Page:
Pure gaze, you are lightning beyond the last trees and you are the last trees’ past, branching green lightning of terminal brain branches numened densely with summer’s hunter color, as night comes on, the ocean they conceal gone berserk, wind still rising. Pure seeing, dual vortex doors to the blue fire where sex is burned away, and all is as it was and I am being offered in your eyes, as in cupped hands, the water of to never thirst again. Again I turn away, and the future comes, all at once towering around me on every side, and I am lost. Pure looking, past pain (this is promised): we must have wed on poverty’s most hair-raising day delighting, flashing risk, risk unfailingly lighting the way, anything possible in that dissolving of seam between minds, no more golden time— each step I took the right step, words came to me finally and finding the place you had set for them, once again wrote themselves down. Till true word’s anvil ring, and solid tap of winged blind cane come, I wish you all the aloneness you hunger for. That big kitchen table where you sit laughing with friends, I see it happening. And I wish that I could not be so much with you when I’m suddenly not; that inwardly you might switch time, to sleep and winter while you went about your life, until you woke up well, our conversation resumed. Ceaseless blue lightning, this love passing through me: I know somehow it will go on reaching you, reaching you instantly when I’m not in the way; when it is no longer deflected by all the dark bents, all I tried to overcome but I could not— so much light pulled off course as it passed within reach, so much lost, lost in me, but no more.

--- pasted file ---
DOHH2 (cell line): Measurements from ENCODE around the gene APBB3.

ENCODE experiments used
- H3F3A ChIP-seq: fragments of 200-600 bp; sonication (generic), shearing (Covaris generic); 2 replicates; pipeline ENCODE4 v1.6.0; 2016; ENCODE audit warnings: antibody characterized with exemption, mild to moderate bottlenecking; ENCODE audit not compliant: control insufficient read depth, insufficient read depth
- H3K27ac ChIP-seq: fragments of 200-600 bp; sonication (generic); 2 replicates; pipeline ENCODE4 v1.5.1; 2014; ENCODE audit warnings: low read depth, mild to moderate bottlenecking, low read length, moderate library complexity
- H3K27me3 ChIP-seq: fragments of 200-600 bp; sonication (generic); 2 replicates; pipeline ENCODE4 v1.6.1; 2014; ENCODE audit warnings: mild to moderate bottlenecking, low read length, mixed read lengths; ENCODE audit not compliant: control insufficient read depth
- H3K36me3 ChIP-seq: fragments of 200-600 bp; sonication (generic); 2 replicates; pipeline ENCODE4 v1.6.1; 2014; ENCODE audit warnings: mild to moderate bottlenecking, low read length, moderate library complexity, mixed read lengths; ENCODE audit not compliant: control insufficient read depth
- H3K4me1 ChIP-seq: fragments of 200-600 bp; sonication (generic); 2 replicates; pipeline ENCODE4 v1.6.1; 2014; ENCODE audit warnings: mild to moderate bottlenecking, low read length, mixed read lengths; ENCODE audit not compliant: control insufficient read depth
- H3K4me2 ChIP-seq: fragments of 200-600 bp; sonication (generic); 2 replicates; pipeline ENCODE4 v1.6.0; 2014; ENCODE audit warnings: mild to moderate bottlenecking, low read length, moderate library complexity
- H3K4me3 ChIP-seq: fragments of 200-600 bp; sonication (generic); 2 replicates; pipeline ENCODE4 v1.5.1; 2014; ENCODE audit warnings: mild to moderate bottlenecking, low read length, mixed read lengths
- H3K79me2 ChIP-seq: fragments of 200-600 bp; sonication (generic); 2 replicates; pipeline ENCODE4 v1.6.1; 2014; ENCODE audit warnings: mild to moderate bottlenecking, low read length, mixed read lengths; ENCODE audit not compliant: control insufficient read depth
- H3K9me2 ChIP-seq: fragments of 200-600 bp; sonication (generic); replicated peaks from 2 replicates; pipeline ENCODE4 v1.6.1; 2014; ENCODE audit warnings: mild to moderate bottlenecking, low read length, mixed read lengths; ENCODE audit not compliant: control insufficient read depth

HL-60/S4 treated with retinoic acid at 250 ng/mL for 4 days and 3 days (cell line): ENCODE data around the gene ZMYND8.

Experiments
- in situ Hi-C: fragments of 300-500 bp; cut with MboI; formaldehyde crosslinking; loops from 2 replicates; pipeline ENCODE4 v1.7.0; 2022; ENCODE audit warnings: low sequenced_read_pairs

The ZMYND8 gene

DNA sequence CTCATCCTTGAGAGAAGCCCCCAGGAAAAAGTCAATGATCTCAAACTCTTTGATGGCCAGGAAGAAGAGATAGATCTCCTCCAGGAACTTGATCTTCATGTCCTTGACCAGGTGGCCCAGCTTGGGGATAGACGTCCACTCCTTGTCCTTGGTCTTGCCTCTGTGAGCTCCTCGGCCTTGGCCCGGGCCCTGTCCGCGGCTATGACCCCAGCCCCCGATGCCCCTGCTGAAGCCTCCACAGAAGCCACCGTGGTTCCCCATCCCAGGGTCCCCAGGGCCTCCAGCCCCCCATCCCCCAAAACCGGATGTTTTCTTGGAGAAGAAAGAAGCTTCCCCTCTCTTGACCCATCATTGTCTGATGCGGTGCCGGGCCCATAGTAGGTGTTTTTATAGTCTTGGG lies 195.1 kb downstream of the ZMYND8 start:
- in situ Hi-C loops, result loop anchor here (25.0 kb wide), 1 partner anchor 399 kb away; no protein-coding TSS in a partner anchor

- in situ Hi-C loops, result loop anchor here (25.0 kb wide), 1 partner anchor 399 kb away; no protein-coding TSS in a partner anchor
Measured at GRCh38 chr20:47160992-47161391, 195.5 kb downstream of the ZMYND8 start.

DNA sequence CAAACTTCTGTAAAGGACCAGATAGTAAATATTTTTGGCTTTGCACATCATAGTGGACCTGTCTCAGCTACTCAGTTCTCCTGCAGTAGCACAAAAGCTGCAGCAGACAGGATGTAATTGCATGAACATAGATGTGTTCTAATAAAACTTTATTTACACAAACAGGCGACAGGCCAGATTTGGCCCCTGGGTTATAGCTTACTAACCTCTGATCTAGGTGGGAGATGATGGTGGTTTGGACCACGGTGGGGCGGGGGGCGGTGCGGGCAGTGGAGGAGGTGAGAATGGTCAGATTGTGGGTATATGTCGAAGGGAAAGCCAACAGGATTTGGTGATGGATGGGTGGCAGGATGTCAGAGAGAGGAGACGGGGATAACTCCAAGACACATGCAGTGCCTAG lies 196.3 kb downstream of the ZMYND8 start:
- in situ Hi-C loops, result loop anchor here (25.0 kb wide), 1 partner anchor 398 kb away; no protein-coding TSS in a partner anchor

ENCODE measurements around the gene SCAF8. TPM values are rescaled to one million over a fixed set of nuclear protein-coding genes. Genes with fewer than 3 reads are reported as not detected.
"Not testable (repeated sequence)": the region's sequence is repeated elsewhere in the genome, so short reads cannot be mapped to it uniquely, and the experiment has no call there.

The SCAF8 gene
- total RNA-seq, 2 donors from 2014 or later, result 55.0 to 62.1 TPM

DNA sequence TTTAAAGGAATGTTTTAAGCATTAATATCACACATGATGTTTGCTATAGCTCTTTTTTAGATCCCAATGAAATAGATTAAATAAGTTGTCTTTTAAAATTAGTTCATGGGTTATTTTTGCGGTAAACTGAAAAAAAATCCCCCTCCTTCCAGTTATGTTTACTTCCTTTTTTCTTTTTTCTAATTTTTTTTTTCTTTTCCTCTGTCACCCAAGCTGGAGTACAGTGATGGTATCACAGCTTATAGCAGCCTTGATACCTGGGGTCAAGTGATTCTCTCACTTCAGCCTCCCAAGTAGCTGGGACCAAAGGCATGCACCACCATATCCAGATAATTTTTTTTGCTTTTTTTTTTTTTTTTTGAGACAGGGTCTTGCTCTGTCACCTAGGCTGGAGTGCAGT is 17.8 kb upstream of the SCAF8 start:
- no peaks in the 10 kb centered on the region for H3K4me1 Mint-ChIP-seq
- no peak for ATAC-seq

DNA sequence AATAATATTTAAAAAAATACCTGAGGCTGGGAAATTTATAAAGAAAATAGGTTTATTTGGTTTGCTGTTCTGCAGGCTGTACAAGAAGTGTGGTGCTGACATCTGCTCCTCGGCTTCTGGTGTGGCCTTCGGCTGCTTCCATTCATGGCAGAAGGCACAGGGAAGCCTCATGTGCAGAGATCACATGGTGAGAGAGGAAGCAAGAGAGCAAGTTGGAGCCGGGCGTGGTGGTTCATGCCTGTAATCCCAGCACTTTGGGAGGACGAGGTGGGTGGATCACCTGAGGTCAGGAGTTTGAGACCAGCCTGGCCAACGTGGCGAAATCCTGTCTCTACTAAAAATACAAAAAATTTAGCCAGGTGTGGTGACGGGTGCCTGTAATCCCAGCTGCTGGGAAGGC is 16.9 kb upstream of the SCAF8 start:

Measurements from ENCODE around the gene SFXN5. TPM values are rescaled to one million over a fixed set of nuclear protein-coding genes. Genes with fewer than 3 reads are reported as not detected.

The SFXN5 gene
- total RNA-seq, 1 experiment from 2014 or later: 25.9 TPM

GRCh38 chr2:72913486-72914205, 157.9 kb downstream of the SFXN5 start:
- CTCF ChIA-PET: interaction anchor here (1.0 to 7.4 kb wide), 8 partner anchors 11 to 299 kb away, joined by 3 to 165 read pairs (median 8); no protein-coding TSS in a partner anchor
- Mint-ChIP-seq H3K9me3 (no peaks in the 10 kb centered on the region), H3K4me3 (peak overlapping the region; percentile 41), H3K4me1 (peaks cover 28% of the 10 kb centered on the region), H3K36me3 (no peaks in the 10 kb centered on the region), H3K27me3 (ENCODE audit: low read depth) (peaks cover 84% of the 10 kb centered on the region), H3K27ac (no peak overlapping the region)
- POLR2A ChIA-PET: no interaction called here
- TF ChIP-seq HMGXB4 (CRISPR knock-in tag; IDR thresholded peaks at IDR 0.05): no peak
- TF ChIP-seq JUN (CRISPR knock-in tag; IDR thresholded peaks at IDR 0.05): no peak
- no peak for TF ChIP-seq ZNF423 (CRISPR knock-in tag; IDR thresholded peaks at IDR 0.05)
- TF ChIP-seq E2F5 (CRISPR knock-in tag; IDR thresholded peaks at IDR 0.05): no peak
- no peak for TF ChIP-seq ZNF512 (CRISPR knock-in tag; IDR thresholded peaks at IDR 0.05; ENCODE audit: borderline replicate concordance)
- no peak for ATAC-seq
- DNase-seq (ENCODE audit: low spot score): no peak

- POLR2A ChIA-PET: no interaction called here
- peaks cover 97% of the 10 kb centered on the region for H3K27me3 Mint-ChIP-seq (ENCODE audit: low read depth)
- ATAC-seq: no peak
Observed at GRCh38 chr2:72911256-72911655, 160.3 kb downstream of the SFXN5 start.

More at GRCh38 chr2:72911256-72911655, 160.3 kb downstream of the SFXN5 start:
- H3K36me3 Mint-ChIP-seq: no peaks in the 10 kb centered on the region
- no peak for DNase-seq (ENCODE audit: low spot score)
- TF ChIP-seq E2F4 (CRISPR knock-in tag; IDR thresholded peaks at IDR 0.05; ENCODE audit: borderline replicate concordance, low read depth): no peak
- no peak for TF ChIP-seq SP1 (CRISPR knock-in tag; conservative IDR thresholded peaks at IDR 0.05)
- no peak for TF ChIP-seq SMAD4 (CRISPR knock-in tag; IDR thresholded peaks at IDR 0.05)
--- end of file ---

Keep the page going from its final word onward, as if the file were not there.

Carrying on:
I have fifteen cloud stamps, it says on the back cirrus means curl of hair, altocumulus lenticularis look like UFOs, I have put hair, an alien invasion, on the envelope bearing the letter you’ll read under the sky of your living room, crappy light fixture sky, falling plaster sky, have snugged in the envelope fifteen pictures of my hand holding fifteen stamps beneath the skies from which they were born, the one inch by one inch cumulus humilis beneath the ohmygod by ohmygod cumulus humilis, say that again, it suggests humility and accumulation, these are the wide and flat clouds that disappear by sunset, what if we called them soul clouds, what if we claimed to be descended from the sky, I can’t stop saying sky, how about every third word is sky, how’s it sky there, my sky? and I’ll write more often now that I can send you buoyancy, these playgrounds for airplanes, I feel better just looking at them, taller, capable of swirls and Latin, altocumulus castellanus, altostratus translucidus, here are the possible incarnations of floating gathered on a little sheet except nimbostratus, “a dark, featureless cloud marked by falling rain or snow,” why exclude a portrait of your dominant mood, it would have been nice to send a picture of how you feel beside a picture of how I wish you could feel, cirrostratus fibratus, a transparent cloud which gives the sun a halo, you might stick a dozen halos on your forehead, seven hundred on the mirror, anyway I miss you my little undulatus, sweety opacus, let’s pretend Heaven exists in the guise of postage, and though these are the kind of stamps you don’t have to lick, I do.